BRIDGEWATER (CBS) — The Middleboro police officer who was injured during a SWAT training exercise accident earlier this week has been released from the hospital, authorities said Friday.

The officer was not identified. His fingertip was amputated after a 37mm projectile launcher loaded with training rounds exploded in his hands Wednesday morning at MCI Bridgewater.

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“The ensuing investigation by Bridgewater Police indicates that the device malfunctioned in the officer’s hands while he was training to do his job in the normal performance of his duties. The device broke into several pieces and a portion of the barrel was split in half,” Bridgewater Police said in a statement Friday.

An undamaged 37mm launcher, seen at the top. The 37mm projectile launcher that was destroyed when it exploded during a SWAT training exercise, shown at the bottom. (Photo courtesy: Bridgewater Police)

The officer’s left hand was severely cut in multiple places and part of one of his fingertips was amputated.  He was released from a Boston hospital Thursday.

“I am very glad to see that our officer is back home with his family and I would like to thank the staff at Mass. General for the great care that they provided and their hospitality for the many officers and family members that went to visit him,” Middleboro Police Chief Jason Perkins said. “I would like to commend our officer for his high spirits and professionalism during this unfortunate ordeal.”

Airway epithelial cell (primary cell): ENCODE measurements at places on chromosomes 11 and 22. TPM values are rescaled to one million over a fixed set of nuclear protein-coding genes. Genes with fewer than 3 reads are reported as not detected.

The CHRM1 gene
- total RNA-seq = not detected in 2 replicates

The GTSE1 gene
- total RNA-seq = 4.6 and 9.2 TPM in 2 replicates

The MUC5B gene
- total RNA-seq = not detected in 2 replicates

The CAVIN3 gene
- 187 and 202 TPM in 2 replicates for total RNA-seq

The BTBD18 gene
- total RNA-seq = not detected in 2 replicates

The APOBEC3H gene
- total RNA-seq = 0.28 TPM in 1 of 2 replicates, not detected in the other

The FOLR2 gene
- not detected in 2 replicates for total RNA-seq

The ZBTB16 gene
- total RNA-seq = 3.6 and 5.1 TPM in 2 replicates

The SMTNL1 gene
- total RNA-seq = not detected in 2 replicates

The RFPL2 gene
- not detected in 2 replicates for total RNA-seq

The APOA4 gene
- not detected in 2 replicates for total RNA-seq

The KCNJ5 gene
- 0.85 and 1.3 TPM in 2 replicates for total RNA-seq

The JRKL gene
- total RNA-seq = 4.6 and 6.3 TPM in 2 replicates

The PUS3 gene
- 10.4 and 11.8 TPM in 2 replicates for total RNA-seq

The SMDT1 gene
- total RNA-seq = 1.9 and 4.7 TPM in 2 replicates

The 37mm projectile launcher that was destroyed when it was fired and exploded during a SWAT training exercise. (Photo courtesy: Bridgewater Police)

Police SWAT unit officials said they want to warn other law enforcement agencies that use similar projectile launchers, about the equipment malfunction.

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“It may be age. It may be stress. It may be how many rounds were fired. It may also be the ammunition itself. These were essentially agricultural rounds that are used to disperse birds from a crop area,” said Marc Duphily, unit commander for the Southeastern Massachusetts Law Enforcement Council, or SEMLEC.

The SWAT unit has since suspended the use of the device.

Investigators will be reaching out to the manufacturers of the projectile launcher and the training rounds to help determine what went wrong.

“All factors will be looked at, including the age of the device, the training round that was used and whether there were any defects in the products. At this point, all indications are that it was not the officer’s error but a defective device that malfunctioned in his hands,” Bridgewater Police Chief Chris Delmonte said.

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While officers don’t use the launcher on a normal basis, it is used in SWAT operations requiring action such as smoke screens, flares, noisemaker rounds, and “flash bang” style grenades.